ISSN 2605-2318


Interview with Adam Ben Ezra


Entrevista. Se encuentra en un fantástico momento artístico. Hemos hablado con él y esto es lo que nos ha contado. Interview. He is in a fantastic artistic moment. We talked to him and this is what he told us.

1. Ruth Prieto: Who is Adam Ben Ezra?

Adam Ben Ezra: I'm a composer, multi-instrumentalist and a double bass player who tries to push the limits of the bass as far as I can.

2. R.P.: Which characteristic defines you best?

Adam Ben Ezra: I guess that determination defines me the best. I have an endless devotion to my music, whether it's by practicing my bass and other instruments for long hours or by seeking to compose something new and fresh every time.

3. R.P.: What is your DNA as a composer?

Adam Ben Ezra: The basic foundation which I follow as a composer is to keep a coherent flow of the musical story in the piece. I see a piece of music like a story you read with an opening, rising action, catharsis and a resolution in the end. My main purpose in composing music is to allow people to have an emotional experience.
"I try to be as versatile as I can with sounds, rhythms and styles so the listeners will have a wide spectrum of feeling"

4. R.P.: What are your musical roots (real or imaginary)?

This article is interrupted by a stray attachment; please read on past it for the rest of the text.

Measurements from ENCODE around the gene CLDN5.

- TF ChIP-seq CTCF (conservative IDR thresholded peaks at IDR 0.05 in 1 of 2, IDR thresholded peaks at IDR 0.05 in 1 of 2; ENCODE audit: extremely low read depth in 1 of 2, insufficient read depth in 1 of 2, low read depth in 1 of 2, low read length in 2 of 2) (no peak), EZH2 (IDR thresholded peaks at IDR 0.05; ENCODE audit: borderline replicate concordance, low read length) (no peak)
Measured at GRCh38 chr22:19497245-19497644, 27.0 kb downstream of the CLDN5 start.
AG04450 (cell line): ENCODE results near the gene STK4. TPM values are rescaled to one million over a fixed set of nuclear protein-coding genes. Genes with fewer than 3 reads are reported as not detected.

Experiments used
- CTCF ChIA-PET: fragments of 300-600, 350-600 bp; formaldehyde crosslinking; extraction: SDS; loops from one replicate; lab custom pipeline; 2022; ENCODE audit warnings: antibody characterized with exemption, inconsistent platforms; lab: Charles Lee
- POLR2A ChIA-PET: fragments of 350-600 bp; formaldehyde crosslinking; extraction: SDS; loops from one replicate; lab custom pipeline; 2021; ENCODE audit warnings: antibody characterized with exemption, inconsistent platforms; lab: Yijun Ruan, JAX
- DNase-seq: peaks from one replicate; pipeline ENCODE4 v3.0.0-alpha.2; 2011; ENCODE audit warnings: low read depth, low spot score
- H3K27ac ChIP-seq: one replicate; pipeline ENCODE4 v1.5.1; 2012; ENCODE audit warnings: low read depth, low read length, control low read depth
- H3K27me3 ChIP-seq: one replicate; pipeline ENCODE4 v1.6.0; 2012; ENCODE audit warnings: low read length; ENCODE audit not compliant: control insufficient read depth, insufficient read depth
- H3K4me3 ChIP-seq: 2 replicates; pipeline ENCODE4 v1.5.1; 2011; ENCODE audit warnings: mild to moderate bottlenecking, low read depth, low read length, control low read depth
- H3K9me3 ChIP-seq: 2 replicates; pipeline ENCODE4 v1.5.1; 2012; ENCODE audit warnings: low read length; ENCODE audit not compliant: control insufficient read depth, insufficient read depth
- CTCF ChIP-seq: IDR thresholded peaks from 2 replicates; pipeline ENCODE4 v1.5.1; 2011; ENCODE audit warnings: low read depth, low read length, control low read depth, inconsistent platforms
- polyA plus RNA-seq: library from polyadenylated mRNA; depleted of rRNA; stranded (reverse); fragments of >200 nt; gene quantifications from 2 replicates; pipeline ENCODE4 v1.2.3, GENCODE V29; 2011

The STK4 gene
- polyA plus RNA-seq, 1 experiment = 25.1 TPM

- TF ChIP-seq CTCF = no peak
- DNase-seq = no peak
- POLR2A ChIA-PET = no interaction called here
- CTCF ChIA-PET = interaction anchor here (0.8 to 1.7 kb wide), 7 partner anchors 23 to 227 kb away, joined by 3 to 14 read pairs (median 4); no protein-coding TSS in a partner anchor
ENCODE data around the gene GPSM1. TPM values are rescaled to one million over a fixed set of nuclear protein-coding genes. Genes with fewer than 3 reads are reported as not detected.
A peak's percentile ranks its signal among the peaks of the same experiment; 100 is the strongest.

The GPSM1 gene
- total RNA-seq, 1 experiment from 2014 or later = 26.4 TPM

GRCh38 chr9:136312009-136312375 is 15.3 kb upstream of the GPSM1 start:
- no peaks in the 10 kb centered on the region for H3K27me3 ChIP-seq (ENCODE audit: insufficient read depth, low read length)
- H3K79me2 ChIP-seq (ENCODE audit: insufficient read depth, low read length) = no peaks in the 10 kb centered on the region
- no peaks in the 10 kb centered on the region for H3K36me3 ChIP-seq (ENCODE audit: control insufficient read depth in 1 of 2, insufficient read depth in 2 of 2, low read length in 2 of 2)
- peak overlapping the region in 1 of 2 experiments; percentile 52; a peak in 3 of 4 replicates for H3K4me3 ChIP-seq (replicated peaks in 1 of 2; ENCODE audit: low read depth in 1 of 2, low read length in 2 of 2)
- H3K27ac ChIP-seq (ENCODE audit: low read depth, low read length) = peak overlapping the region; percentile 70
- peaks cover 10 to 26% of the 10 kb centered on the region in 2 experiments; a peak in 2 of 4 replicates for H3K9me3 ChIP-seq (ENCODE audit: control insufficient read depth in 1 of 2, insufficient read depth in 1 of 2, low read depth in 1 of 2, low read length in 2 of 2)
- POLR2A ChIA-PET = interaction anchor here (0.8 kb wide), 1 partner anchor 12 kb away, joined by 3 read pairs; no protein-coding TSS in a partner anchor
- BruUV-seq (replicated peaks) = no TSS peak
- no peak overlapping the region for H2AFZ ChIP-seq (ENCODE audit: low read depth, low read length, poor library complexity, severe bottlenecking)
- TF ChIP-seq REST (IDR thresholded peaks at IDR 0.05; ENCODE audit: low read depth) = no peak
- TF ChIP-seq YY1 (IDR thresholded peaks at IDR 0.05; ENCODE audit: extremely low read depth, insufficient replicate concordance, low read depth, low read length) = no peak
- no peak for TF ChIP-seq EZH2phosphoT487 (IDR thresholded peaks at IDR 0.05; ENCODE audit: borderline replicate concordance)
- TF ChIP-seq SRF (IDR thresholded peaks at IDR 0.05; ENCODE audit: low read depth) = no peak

Adam Ben Ezra: My first musical exposure was within classical music since I started to play violin at the age of 5. That was when I began to shape my approach for melody phrasing. A few years later I moved on to play rock, pop and jazz and that is when I learnt the art of improvising and playing in a group. On top of that, all of my grandparents were born in Arabic countries like Iraq, Yemen and Turkey, so they brought with them the flavours and sounds of Arabic music and language which I'm very inspired by. In my music I try to combine all of these musical styles in order to explore my personal distinctive sound.

5. R.P.: What inspires you as a composer/artist and why?

Adam Ben Ezra: Whenever I listen to a good song, a musical piece or even a player with a distinctive technique, I get inspired. It always gives me new ideas I can use in my own compositions and this is how I expand my spectrum of sound. I'm also very inspired by authentic music that comes from different parts of the world. For example there is the Indian singing technique where they pronounce the notes they are singing, but instead of “Do Re Mi Fa Sol La Si” they sing “Sa Ri Ga Ma Pa Dha Ni”. I took this way of singing but I adapted the sounds of the syllables so it would sound more Middle Eastern. The outcome is a “language” that sounds like a mixture of Arabic, Indian and Persian.

6. R.P.: What is your main obsession when working?

Adam Ben Ezra: I don't know if I would call it an obsession but when I work I seek for authenticity in the flow of the melody and the music. It is hard to describe it, but every note must lead to the next note in the most natural way and the harmony should accompany the melody in the most genuine and not pretentious way.